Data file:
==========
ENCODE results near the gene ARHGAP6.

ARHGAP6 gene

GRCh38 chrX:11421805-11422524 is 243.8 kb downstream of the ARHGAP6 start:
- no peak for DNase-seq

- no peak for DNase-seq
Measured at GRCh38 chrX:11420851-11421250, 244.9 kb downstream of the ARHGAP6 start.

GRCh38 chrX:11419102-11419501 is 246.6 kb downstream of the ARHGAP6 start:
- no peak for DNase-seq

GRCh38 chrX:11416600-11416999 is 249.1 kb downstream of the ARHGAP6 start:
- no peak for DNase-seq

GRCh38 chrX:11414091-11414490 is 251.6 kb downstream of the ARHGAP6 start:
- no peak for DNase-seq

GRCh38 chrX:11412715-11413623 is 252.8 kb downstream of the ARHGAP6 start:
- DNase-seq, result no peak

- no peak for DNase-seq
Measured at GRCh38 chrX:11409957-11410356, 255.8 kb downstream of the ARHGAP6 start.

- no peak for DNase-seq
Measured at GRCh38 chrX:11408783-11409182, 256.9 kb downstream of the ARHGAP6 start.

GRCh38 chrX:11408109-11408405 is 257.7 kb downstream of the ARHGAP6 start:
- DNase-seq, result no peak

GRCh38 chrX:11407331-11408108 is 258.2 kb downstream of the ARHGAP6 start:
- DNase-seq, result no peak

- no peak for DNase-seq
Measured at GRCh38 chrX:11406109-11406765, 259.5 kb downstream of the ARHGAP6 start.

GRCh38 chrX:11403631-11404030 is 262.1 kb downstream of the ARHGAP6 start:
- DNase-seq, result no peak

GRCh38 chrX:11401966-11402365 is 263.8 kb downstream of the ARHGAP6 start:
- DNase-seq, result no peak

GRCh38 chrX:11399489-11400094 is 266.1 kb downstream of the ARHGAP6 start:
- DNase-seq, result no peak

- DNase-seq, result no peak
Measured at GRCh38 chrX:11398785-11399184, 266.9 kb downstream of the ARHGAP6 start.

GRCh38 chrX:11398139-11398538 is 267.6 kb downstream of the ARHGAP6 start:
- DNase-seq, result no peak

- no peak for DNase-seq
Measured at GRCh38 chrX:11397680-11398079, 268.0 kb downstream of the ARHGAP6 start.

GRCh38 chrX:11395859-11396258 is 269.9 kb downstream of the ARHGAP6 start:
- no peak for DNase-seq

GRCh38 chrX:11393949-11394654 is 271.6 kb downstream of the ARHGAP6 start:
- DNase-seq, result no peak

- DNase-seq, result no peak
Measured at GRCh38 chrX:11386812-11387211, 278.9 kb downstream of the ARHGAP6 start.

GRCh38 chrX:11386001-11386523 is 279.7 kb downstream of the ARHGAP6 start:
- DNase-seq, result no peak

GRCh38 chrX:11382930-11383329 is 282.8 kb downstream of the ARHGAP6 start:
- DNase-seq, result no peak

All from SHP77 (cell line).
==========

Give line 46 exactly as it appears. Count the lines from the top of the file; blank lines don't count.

- DNase-seq, result no peak